Friday,25 May, 2018
Current issue | Issue 1151, 6 - 12 June 2013
Friday,25 May, 2018
Issue 1151, 6 - 12 June 2013

Ahram Weekly

Snap a smile

Ameera Fouad finds out how a photo can change lives in Alexandria

Al-Ahram Weekly

Since a photo is worth 1,000 words, then random photos of people living in poverty can be quite special. That would be the message from the View Finders Photography Club. Although it opened only in February last year, the club has been recognised by FIAP (International Federation of Photographic Art) as No 81 in the world.
The club’s main target is social work through two major projects held more than 10 times a year in many areas across Alexandria: Photography for Charity and Help Portrait.
Help Portrait is the first project of its kind to be held in Egypt. Even though the idea behind Charity and Help Portrait has been carried out elsewhere in the world, View Finders has Egyptianised this project to suit the Egyptian environment.  As Ayman Gamal, a 29-year-old accountant and one of the founders of the club, put it, “We simply Egyptianised the project. We go to very poor areas in Alexandria like Kom Al-Dekka, Bakus, Brolos and Max and we take photos of people there haphazardly. We do not choose people but we just shoot people while sitting, standing, working, eating, smiling, or having their morning cup of tea. We usually take more than 500 photos of the whole neighbourhood and we return to our studios to print them out. After printing, we return to the neighbourhood and hang these photos in a sort of exhibition. Seeing peoples’ reactions upon seeing their photos being displayed on their neighbourhood walls are moments cherished by everyone,” Gamal added.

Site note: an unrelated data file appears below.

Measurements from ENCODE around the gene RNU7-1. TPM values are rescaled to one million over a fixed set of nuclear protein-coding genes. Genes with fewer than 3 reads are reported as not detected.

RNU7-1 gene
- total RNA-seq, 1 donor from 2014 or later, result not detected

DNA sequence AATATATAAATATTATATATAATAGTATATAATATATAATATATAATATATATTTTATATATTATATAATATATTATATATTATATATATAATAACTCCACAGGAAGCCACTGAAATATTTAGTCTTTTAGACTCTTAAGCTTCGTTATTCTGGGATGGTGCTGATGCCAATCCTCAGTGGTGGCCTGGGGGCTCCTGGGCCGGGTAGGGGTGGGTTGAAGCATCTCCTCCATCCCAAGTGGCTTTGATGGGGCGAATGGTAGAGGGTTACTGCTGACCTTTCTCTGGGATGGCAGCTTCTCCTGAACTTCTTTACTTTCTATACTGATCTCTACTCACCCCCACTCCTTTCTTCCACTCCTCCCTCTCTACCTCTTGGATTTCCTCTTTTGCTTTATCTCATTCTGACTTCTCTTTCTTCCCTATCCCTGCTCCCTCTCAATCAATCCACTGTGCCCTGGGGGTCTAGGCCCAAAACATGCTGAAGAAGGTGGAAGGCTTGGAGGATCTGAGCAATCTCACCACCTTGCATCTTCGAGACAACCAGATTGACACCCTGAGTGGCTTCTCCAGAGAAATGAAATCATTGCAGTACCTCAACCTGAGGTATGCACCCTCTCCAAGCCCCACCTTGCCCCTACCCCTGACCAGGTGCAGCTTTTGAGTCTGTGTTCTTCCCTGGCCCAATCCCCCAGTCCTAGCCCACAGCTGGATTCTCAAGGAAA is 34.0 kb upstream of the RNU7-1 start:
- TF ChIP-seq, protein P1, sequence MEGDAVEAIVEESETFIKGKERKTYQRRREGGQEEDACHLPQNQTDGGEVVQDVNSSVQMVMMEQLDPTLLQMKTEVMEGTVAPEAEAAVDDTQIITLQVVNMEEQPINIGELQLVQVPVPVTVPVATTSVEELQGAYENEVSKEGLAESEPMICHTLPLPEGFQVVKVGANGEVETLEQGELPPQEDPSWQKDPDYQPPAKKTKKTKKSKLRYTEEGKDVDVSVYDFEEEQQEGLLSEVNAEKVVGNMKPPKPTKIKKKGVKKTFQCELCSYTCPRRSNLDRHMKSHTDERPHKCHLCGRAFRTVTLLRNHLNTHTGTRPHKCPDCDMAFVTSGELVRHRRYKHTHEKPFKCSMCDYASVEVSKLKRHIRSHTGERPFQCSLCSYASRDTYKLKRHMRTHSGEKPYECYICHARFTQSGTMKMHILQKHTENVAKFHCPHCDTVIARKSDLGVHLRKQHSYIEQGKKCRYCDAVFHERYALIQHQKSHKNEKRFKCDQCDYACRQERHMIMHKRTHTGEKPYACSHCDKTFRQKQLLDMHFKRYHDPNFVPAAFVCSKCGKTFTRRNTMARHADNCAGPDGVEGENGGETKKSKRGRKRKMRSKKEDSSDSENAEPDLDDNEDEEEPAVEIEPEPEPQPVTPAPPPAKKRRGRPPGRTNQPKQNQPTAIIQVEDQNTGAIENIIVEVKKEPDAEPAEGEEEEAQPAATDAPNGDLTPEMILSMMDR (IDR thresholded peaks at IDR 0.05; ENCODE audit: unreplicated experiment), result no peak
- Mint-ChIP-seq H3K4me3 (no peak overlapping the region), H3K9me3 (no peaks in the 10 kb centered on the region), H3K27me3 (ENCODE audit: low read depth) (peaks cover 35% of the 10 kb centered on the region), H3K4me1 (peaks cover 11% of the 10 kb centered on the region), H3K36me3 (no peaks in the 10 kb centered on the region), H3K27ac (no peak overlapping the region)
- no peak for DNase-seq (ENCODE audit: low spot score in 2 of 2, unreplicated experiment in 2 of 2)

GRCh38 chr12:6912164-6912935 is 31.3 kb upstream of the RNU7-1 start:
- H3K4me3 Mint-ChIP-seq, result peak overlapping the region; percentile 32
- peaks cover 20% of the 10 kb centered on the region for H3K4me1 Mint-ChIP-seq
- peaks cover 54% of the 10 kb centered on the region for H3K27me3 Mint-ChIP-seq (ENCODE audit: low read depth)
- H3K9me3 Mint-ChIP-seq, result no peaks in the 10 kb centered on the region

Most people in poor neighbourhoods, in addition to not having any cameras, do not have studios and the cost of taking pictures has become expensive. Amm Sayed, elderly chief of the Kom Al-Dekka neighborhood, told Al-Ahram Weekly, “When these young men and ladies came to me at first, I was afraid people might not accept being photographed by strangers. However, these photographers are not only photographers, they are humans. Honestly, I tried them first and I saw how alive the photos are. The photos talk. The photos are not only photos. They speak everything about the neighbourhood and people living here... There are some people here who have never been photographed before. To see a photo of them is like a miracle.”
This is one of the most touching incidents that Mohamed Dallal, a 21-year-old engineering student and one of the founders of the club, recalls. “There was little Menna, eight years old, who had chemotherapy in one of our visits to a hospital. Menna lost all her hair during treatment. She wouldn’t allow us at all to photograph her. She cried and screamed at the mere thought of trying to shoot her. She thought she had a dreadful look “with no hair”. Nevertheless, one of our photographers sneaked into her room and took a shot of her.  The next day she was surprised to see on her side table in hospital a beautiful photo of her in a frame.”
On a parallel note, Photography for Charity is another project which helps financially and emotionally all patients who have tumours. That’s in collaboration with Ayadi Al-Mostakbel, an NGO which endorses and financially supports many charitable projects around Egypt. “The main theme of this project is to have an exhibition, to see our photos and the profits are all given to Ayadi Al-Mostakbal to make the best of the money. We could get LE10,000 or LE20,000 out of a single exhibition. Last year, we were able to get LE22,000 and we built rooftops on houses in Hawis, a very poor area in Alexandria’s outskirts,” Dallal added.
View Finders has also received international awards, always taking first place in National Geographic Egypt and in EPIC (Egyptian Photography International Contest). These young photographers conduct many workshops, seminars and field trips for all those who are fond of photography. As Dallal puts it: “View Finders Photography Club is the image you want.”

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